The events of the first of May were concerning to many, witches and non-witches both. After all, the sky splitting open and Aether poking through is not exactly an everyday occurrence, or even a recorded one. Numerous press releases were made from various government agencies around the world talking about their response to the issue. Committees were formed, experts were consulted, debates were held, and absolutely nothing happened.
After the first few days of hurried responses, action slowed down dramatically. Those following events closely watched as people simply lost interest, as though it had merely been an interesting weather phenomenon and not a sign that something was deeply wrong.
Sick of waiting for international government to do something effective, several groups - predominantly witching groups - took matters into their own hands and began looking into the cause of what was now being commonly referred to as the Omen.
The idea of collaboration occurred to several people at around the same time. The French École des Arts Magiques were the first group to formally announce that they were looking into the cause of the cracks, followed quickly by groups in Japan, Mexico, and then the rest of the world.
In England, the first group to put the idea into practice were a small group called the Havering Hill Witches' Collective. Despite only being a local witching society, the Collective contained a few influential figures, including White Quill local leader Neil Glass, and the head of the Slough Institute's London offices, Elif Demir, along with the head of the collective herself, Allegra Jones.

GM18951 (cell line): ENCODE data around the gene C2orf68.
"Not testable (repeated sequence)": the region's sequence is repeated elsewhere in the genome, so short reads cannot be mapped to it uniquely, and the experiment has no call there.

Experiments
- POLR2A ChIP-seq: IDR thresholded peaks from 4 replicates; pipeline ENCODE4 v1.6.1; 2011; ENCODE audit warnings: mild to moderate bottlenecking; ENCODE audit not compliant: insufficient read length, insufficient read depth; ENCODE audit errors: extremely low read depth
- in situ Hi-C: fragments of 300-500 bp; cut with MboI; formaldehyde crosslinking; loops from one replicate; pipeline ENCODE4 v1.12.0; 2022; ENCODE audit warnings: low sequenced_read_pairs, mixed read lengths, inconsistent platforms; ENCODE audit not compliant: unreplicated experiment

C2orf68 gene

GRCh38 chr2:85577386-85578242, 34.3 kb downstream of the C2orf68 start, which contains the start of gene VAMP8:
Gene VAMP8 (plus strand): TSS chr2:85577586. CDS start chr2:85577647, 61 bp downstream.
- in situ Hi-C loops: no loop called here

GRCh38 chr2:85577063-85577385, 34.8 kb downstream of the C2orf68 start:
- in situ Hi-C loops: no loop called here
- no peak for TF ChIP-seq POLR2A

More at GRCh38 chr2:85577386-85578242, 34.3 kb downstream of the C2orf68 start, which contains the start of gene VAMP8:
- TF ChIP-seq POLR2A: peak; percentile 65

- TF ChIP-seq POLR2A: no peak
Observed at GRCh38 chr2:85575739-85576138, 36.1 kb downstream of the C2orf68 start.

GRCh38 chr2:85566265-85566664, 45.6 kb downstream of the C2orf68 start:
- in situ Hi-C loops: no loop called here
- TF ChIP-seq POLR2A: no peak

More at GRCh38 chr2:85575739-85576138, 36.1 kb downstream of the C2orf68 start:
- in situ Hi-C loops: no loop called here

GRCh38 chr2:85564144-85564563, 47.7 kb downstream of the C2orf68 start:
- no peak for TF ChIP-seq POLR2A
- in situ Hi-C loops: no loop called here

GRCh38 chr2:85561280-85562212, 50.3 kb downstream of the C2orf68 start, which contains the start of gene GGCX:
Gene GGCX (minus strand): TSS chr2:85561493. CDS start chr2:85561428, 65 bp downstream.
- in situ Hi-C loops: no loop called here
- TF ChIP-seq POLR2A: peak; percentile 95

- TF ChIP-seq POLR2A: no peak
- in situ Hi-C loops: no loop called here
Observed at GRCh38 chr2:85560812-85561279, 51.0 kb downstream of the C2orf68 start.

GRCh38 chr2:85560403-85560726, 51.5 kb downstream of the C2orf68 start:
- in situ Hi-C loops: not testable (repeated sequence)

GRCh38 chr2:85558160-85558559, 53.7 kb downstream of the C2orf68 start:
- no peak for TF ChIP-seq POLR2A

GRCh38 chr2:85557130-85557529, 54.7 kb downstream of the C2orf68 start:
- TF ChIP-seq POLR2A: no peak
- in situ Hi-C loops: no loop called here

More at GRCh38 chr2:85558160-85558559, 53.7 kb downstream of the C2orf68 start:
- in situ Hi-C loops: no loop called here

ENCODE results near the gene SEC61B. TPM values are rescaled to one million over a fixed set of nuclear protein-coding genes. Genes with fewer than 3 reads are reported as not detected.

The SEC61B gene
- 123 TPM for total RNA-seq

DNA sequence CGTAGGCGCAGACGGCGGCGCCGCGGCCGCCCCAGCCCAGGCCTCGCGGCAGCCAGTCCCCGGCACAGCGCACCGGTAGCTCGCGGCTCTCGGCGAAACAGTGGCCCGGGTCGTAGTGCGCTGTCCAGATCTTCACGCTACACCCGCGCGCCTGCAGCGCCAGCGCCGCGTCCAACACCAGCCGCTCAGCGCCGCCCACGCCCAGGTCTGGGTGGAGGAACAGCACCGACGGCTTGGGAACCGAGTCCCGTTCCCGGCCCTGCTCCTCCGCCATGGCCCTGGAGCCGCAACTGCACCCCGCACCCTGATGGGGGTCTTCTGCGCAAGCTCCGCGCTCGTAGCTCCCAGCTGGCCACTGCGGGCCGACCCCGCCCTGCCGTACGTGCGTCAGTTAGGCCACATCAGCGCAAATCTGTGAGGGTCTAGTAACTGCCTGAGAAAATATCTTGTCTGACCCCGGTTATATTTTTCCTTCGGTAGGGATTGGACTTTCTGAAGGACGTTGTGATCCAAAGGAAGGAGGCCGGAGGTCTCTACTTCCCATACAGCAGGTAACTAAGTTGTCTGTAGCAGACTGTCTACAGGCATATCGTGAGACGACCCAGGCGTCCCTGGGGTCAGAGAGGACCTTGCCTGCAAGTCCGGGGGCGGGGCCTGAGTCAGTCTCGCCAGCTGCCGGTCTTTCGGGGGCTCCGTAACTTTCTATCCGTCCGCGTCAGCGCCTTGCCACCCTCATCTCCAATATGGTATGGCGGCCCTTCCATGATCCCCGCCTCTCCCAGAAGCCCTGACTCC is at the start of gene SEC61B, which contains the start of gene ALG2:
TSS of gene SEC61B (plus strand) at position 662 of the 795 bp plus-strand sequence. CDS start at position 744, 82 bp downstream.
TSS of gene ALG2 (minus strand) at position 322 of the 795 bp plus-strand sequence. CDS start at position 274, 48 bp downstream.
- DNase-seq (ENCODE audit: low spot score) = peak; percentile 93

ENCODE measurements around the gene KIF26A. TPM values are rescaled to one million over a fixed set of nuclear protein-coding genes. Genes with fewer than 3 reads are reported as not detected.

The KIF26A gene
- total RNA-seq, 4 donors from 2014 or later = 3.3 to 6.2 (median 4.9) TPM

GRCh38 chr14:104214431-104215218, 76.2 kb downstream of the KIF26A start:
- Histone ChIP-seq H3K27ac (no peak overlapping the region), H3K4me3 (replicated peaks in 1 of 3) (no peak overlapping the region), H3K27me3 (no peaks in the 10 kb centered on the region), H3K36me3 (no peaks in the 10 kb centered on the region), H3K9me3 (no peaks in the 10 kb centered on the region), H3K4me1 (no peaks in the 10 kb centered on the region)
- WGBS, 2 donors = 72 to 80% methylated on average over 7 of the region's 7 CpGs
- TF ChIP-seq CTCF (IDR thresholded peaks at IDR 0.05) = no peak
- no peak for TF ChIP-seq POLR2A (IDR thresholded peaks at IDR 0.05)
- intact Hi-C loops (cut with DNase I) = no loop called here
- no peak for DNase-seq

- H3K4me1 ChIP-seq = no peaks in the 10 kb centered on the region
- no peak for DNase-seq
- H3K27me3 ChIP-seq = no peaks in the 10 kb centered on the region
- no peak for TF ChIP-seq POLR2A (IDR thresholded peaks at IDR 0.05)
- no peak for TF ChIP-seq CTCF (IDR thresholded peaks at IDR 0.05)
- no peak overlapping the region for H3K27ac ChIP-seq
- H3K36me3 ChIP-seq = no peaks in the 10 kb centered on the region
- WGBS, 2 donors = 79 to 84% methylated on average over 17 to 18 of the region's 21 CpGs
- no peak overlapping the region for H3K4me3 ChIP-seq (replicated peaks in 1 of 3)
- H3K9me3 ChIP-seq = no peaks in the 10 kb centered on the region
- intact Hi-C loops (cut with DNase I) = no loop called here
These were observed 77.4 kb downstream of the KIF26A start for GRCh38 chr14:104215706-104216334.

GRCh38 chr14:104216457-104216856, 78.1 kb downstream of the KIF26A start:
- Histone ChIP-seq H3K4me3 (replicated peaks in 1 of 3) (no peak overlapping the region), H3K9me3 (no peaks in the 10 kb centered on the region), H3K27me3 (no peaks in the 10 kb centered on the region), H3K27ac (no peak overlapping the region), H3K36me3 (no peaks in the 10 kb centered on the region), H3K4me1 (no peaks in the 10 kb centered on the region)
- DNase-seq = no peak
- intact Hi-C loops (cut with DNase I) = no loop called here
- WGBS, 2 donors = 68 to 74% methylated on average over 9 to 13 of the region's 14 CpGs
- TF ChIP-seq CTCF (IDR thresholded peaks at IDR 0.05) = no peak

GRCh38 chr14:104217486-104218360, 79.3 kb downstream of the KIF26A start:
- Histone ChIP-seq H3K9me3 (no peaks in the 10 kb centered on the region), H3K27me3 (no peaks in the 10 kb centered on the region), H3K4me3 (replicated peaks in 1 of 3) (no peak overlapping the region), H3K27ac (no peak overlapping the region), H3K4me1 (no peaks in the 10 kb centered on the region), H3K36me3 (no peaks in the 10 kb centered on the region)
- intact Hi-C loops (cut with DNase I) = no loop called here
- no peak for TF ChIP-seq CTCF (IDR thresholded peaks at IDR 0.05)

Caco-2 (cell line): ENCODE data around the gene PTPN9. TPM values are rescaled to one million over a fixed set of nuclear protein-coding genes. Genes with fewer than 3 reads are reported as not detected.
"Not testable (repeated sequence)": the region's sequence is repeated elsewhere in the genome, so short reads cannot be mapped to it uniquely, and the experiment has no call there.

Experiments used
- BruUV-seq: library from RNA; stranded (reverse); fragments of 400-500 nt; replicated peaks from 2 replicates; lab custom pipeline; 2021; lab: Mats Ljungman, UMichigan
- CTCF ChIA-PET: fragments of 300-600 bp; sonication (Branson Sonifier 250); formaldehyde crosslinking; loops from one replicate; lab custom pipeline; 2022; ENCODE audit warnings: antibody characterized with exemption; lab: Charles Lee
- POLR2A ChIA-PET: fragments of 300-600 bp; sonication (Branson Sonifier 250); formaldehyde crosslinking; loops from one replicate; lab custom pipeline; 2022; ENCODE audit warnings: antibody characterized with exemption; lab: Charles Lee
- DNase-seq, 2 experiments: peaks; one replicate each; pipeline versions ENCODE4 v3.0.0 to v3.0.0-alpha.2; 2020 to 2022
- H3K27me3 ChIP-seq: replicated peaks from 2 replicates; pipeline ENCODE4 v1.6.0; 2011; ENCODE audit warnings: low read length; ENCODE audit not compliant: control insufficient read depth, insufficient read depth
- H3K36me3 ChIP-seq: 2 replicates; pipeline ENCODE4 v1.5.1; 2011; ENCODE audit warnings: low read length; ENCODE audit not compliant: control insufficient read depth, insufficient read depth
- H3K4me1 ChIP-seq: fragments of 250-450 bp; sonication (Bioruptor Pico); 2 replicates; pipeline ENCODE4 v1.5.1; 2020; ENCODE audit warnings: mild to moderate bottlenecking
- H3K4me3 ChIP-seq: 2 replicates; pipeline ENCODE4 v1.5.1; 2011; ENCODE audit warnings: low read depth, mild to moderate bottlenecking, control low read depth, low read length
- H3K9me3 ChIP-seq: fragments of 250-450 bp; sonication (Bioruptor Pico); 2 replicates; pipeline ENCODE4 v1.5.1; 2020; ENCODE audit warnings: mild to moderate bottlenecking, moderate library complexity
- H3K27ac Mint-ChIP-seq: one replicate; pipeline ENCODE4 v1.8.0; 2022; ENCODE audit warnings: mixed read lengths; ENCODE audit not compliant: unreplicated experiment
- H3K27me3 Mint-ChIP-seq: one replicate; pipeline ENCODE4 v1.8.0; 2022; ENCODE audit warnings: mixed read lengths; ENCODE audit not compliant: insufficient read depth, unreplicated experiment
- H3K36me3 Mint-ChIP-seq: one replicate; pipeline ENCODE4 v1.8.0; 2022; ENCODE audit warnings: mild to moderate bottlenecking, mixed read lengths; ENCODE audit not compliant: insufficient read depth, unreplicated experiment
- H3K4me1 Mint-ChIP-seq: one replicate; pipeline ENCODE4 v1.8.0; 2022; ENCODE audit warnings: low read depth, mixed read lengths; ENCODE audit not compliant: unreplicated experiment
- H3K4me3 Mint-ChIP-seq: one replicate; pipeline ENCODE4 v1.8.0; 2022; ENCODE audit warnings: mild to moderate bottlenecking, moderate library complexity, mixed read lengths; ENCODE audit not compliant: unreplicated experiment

Having obtained the approval of the Gaian of Havering Hill, the Collective went about publicising their intention to hold these meetings, both within their circles of contacts and to the witching world at large. Word spread quickly, and several groups expressed an interest in attending the meetings.
Or, at the very least, sending along representatives to see what all the fuss is about.
Havering Hill is an area of London with good public transport links that have made it a prime target for gentrification in recent years. The original village of Havering Hill was notable for having a long-standing witching community, something which has continued to this day, with the Havering Hill area having one of the highest population densities of witches in the country.
As the organisers were based in Havering Hill, and as the Gaian had already granted [gender??] approval, it made sense as a location to hold the meeting. In addition, there was an obvious venue in Havering Hill - the former church of St Mary Magdalene, now known variously as Mary Magdalene and the Fox's Lane Community Centre. Being all three of conveniently located, cheap to hire and within the realm of a friendly Gaian, it was a sensible venue to use.
Also worth noting is that while the church was deconsecrated in the 1980s, churches have historically been magically guarded. Stemming from old laws about sanctuary, enough rituals have been done and spells applied that it is impossible to commit an act of violence in most churches. Despite no longer being a place of worship, or a place which officially offers any form of sanctuary, the Magdalene Community Centre still has protections against violence
The intent of this meeting, as proclaimed by the organisers, is to investigate the cause of the cracks in the sky that appeared on 1st of May. The organisers are currently expecting to hold a follow-up meeting a month after the first meeting, with future meetings being subject to whether or not the cause of the cracks are ascertained. The organisers are hopeful that the issue will be solved within the first month, and further meetings will not be necessary.
Of course, given the broadly scattered nature of witching society and the fact that many diverse interests will be represented here, it also presents a prime opportunity for networking and socialising between groups which would not ordinarily interact.